From The Edinburgh New Philosophical Journal. On the Palolo. Communicated by the Rev. Mr. Gill, Missionary, in a Letter to R. CHAMBERS, ESQ.
2. The worm is found swimming in a spiral form, as if at random, often singly, but generally collected in shoals. They vary in length, from a few inches to two and three feet. In thickness none exceed the eighth of an inch, and the segments number according to the length of the animal.
It has long hairs along each side, so that with the exception of the head, it is not much unlike the Geophilus longicornis, or the Scolo
The Palolo is the native name given by the Samoa islanders to a sea worm, which appears regularly every year, near to a few of the boat-openings in the great barrier reef pendra electrica of Linn. The head is someround the islands of Upolo and Savaii, the two thing like that of an earthworm. In color largest islands of the Samoa group. they vary; brown, blue, and green of all shades.
ONE of the natural curiosities of the South Pacific Island is the Palolo.
There are many singularities connected with the Palolo, calculated to excite attention and to demand investigation.
1. The time of its appearance.
3. Not the least singular fact connected with their appearance is the difficulty of ascertaining from whence they come. None are found It invariably appears on the morning of the outside the barrier reef, but always inside, in day when the moon enters her last quarter, water three or four fathoms deep. The naeither in the month of October, if the moon tives say, they come from seaward, but can quarters late in that month, or if not, it occurs give no reason for this conjecture. After in November; and this at the same time every many years' close observation, writes the Rev. year. A few of the Palolo may be seen on W. Mills, I am still unable to decide; but the previous morning, but the day of the from the suddenness with which they gather moon's quartering is the grand day. After into clusters, I am inclined to think they rise that forenoon not the least vestige is to be from the bottom. The question then is: Is it seen until that day in the following year. one of the many Polypifera which are emThey appear in great quantities about the ployed in constructing the coral, and which at dawn of day and continue on the surface of that particular time escape from its many rathe sea until the sun is about two hours high mifications? above the horizon; they then break up into small fragments, dissolve into a yellow creamy matter, having to all appearance fulfilled their destiny.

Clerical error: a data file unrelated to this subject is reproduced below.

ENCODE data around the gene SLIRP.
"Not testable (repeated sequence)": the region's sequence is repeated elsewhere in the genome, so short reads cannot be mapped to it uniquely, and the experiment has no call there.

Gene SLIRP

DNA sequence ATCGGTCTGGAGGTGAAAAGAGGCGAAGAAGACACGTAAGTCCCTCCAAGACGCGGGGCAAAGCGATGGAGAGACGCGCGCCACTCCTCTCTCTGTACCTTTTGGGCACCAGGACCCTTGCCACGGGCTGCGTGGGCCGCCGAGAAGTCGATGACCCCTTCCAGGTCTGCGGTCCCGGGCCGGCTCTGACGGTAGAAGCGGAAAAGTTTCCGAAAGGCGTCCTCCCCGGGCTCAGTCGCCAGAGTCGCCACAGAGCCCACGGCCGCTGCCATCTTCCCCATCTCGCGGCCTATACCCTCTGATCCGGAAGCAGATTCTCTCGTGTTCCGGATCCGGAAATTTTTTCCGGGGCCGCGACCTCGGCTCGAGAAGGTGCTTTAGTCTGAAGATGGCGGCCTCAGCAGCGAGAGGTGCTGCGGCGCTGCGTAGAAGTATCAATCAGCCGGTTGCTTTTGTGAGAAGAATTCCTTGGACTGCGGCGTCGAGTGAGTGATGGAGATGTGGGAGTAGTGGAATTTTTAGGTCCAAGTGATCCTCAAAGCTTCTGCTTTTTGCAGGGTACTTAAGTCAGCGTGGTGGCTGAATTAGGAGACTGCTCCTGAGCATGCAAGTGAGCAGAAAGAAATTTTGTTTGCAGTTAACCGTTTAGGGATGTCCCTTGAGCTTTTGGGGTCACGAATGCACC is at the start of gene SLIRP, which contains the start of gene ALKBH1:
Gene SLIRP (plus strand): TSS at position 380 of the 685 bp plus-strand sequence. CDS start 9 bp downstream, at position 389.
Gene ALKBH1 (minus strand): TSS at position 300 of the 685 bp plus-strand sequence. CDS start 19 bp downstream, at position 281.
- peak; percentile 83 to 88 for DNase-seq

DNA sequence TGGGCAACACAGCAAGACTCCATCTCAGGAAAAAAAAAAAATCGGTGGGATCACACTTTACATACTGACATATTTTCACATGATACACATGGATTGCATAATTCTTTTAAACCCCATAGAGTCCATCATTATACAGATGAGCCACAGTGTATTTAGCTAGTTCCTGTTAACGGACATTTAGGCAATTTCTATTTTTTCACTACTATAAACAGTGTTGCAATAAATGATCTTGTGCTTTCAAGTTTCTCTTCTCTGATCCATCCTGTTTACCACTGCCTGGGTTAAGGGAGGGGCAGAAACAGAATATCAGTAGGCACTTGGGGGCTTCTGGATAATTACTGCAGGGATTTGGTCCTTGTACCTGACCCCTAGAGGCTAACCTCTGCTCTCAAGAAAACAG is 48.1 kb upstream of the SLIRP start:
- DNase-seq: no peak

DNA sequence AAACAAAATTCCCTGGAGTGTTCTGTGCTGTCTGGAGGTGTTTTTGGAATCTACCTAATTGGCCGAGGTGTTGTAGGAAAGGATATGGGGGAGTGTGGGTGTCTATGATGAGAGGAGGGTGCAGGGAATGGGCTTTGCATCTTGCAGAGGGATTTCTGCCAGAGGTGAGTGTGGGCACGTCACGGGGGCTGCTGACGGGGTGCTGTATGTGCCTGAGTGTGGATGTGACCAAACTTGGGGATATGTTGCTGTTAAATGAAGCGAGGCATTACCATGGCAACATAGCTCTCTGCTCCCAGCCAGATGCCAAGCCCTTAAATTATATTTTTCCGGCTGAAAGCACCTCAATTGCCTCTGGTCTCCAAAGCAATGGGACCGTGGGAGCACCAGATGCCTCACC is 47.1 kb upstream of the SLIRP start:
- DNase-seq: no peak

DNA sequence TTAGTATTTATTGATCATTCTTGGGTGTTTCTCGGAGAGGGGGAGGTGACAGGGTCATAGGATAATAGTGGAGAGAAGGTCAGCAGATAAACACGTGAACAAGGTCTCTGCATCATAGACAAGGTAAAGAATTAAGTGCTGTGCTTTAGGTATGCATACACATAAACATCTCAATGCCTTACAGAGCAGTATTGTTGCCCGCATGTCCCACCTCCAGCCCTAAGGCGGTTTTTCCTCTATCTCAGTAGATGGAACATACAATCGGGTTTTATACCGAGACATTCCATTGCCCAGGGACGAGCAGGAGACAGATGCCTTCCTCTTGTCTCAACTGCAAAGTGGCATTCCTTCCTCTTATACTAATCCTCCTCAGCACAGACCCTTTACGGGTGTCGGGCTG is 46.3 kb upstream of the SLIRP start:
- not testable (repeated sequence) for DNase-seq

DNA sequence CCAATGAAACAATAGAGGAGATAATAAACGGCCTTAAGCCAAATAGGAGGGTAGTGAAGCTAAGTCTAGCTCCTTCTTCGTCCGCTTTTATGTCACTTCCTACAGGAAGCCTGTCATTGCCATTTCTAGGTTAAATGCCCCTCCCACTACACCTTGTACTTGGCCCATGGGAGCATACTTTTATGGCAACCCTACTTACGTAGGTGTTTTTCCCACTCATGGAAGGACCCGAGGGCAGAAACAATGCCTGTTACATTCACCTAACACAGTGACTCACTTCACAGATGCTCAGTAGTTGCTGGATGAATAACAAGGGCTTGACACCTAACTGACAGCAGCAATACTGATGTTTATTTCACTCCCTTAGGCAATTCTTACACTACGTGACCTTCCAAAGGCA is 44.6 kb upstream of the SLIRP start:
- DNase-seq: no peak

The objections to this supposition, are, first, That the Palolo is to be found at a very few places, not more than three or four in all the great extent of reef surrounding this island;